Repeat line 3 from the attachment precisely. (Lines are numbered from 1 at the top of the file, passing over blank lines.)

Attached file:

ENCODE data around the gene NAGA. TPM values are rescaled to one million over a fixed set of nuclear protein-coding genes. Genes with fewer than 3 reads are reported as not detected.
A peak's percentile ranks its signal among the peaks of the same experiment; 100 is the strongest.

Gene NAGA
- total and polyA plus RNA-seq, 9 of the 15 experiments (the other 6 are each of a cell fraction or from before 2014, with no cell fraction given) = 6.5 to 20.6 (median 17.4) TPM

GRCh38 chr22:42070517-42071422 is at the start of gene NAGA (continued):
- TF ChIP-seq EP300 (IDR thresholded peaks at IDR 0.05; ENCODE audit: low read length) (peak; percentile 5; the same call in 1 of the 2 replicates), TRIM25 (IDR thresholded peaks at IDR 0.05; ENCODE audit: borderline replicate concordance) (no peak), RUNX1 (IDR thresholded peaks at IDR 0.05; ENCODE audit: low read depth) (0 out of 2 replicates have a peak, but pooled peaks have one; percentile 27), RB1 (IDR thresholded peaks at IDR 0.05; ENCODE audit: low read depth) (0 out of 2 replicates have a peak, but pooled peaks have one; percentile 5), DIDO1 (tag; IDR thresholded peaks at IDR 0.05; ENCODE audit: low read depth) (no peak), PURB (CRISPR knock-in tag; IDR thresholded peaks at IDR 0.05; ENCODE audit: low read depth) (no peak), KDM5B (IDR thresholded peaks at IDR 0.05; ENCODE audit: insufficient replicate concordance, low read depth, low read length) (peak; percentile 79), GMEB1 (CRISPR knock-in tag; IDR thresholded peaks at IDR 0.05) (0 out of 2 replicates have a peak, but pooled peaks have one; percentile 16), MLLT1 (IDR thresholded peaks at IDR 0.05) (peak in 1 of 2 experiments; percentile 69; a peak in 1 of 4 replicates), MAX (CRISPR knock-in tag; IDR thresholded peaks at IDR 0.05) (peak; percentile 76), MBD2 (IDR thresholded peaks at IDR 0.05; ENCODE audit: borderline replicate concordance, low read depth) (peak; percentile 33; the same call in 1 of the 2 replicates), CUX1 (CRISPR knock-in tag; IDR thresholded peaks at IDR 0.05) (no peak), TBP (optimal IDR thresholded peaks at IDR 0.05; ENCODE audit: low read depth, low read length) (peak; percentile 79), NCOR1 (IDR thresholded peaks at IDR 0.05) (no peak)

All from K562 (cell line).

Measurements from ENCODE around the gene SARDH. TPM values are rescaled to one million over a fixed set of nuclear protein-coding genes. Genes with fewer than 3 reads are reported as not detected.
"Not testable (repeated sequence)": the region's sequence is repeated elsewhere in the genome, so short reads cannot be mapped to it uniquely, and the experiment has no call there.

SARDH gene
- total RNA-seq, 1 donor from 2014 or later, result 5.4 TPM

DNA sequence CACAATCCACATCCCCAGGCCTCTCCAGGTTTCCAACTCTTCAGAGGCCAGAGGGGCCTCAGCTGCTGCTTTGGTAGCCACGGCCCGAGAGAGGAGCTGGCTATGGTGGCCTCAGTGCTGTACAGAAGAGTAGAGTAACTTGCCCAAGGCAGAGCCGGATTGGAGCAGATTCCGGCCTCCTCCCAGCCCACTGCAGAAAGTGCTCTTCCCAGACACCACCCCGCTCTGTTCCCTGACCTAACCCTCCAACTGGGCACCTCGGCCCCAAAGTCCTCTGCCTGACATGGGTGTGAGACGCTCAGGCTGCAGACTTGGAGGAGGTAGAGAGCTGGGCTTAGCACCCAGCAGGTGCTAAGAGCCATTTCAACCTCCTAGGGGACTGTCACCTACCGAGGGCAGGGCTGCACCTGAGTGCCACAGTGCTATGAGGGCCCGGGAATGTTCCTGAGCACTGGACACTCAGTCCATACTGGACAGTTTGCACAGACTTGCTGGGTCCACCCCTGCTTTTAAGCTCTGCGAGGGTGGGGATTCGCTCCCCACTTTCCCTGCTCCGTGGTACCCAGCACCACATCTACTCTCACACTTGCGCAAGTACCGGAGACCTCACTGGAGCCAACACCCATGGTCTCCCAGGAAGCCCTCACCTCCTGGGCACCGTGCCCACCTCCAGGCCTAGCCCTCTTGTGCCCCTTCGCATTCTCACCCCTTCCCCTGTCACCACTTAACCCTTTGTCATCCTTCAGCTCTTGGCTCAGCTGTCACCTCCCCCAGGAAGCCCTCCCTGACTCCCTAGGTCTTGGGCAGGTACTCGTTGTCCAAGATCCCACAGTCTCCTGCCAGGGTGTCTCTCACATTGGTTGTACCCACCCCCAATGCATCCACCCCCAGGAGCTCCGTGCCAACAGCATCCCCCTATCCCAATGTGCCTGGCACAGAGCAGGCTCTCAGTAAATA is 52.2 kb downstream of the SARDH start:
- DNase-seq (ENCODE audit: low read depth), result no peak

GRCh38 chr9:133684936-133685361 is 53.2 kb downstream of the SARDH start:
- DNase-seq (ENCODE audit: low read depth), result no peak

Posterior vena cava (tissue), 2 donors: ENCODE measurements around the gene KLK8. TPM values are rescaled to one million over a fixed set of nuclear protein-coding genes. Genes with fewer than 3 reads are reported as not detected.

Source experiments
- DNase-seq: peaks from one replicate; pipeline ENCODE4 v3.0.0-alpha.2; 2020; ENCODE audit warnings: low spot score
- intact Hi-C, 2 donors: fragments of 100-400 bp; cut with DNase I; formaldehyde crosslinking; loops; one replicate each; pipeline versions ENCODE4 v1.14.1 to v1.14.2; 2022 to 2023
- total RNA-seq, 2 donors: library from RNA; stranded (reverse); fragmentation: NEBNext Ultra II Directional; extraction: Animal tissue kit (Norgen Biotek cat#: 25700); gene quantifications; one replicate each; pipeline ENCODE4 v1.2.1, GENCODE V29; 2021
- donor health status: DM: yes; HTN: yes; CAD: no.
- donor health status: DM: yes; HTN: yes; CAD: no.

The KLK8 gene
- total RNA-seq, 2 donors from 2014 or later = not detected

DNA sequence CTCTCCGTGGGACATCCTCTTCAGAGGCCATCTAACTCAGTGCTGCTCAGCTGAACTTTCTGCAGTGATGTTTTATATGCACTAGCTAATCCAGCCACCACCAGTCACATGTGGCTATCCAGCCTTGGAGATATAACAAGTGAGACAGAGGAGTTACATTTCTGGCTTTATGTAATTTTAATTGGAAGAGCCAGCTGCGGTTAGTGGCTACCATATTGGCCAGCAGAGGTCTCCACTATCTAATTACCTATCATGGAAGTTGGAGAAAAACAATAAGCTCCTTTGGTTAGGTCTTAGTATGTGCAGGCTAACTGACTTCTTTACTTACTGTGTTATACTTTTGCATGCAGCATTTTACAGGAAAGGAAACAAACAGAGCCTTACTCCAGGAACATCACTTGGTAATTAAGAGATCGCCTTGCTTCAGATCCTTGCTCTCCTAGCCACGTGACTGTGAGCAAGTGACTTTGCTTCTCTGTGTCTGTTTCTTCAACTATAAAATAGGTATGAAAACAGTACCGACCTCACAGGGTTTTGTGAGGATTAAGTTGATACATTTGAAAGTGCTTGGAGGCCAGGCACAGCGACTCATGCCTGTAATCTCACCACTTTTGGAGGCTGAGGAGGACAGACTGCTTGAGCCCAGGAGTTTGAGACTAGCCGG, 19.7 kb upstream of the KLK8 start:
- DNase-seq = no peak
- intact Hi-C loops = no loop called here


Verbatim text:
Gene NAGA